Croissants

Published January 1, 2012. From Cook's Illustrated.

Why this recipe works:

The layered structure that characterizes croissants is formed through a process called lamination: A relatively lean yeasted dough is wrapped around a block of butter, and then the package is rolled out and folded repeatedly to form paper-thin layers of dough separated by even thinner layers… read more

The layered structure that characterizes croissants is formed through a process called lamination: A relatively lean yeasted dough is wrapped around a block of butter, and then the package is rolled out and folded repeatedly to form paper-thin layers of dough separated by even thinner layers of butter. Due to increasing gluten formation, the dough becomes more difficult to roll with every turn, so we were relieved to find that three turns was sufficient to yield a light pastry made up of hundreds of delicate layers. High-protein all-purpose flour struck the right gluten balance: enough to support all that butter but not so much that we struggled with the dough. Using the right butter was important, too. The higher water content of conventional butter caused it to break up in the dough, which meant that the dough layers stuck together, resulting in less lift. Using higher-fat European butter worked much better and was worth the extra expense. Lastly, giving the dough and butter packet a couple of intense 30-minute chills in the freezer brought the two components to a more comparable consistency, making it easier to maintain distinct layers.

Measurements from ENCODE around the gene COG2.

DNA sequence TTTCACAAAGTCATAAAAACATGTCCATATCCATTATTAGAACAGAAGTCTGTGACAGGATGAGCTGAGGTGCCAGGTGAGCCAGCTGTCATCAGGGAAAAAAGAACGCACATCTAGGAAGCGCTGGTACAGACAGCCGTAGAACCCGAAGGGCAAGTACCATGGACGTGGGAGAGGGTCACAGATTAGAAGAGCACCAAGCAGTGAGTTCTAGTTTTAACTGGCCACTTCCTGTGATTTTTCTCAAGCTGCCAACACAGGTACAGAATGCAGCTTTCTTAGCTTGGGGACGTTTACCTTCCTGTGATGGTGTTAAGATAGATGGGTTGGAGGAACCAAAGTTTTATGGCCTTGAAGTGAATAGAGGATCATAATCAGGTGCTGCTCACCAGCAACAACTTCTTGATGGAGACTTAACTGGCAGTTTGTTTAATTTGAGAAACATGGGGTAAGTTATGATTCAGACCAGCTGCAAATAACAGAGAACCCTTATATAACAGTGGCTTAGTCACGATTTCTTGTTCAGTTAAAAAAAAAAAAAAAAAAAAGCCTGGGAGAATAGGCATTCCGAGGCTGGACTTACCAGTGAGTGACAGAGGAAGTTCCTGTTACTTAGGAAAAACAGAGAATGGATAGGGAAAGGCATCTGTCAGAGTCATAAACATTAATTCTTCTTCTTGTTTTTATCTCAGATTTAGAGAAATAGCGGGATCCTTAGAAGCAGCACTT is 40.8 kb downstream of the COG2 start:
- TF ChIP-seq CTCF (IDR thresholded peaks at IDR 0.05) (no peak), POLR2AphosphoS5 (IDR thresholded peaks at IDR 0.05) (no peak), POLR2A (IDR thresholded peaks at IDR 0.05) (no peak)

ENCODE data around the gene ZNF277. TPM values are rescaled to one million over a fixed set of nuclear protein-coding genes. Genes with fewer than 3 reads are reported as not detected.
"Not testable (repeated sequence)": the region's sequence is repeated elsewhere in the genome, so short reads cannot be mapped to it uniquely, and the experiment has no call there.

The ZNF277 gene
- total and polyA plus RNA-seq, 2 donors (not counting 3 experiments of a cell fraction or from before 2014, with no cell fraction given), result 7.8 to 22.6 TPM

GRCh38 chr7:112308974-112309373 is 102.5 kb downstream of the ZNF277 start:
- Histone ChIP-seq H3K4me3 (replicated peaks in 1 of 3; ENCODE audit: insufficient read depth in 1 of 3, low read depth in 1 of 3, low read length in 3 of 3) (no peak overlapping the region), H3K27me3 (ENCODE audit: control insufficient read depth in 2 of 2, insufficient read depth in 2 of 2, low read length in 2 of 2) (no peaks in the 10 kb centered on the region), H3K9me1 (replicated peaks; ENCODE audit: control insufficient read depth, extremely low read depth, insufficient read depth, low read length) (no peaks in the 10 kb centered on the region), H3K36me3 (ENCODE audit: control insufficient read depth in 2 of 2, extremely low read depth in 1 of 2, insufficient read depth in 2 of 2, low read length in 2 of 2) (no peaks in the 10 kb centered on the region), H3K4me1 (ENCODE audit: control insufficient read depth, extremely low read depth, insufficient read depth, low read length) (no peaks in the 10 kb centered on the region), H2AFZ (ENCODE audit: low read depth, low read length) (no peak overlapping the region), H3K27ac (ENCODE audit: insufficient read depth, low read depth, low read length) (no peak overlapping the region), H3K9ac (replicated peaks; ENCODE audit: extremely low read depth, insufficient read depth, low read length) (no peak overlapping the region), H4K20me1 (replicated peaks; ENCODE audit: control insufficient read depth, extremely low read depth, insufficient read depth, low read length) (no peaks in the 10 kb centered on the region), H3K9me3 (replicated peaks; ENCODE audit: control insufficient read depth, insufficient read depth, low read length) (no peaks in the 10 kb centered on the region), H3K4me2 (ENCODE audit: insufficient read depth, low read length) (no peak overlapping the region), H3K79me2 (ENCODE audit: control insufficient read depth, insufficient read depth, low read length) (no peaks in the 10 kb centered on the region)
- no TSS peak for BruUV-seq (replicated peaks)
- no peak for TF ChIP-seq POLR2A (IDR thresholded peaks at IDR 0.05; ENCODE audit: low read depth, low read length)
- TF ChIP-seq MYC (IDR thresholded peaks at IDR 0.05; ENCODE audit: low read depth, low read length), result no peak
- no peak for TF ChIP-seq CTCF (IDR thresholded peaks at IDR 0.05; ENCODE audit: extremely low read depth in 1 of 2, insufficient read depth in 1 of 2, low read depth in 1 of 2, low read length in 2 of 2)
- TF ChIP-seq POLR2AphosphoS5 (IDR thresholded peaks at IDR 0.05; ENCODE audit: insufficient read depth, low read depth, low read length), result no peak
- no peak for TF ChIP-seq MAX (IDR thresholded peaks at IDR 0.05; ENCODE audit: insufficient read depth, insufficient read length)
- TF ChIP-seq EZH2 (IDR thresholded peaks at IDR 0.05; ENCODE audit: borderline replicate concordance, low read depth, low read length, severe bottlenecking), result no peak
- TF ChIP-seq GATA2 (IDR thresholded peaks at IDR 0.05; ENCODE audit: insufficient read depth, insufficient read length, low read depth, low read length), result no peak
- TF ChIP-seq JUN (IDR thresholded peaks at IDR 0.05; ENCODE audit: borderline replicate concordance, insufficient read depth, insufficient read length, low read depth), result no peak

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Makes 22 croissants

Twelve croissants are baked first; the remaining 10 can be frozen. The croissants take at least 10 hours to make from start to finish, but the process can be spread over two days. We strongly encourage using high-protein all-purpose flour, such as King Arthur, and European-style butter (we like Plugrá). If the dough retracts or softens at any point, fold it into thirds, wrap it in plastic, and freeze it for 15 minutes. Do not make these in a room that is warmer than 80 degrees.

Ingredients

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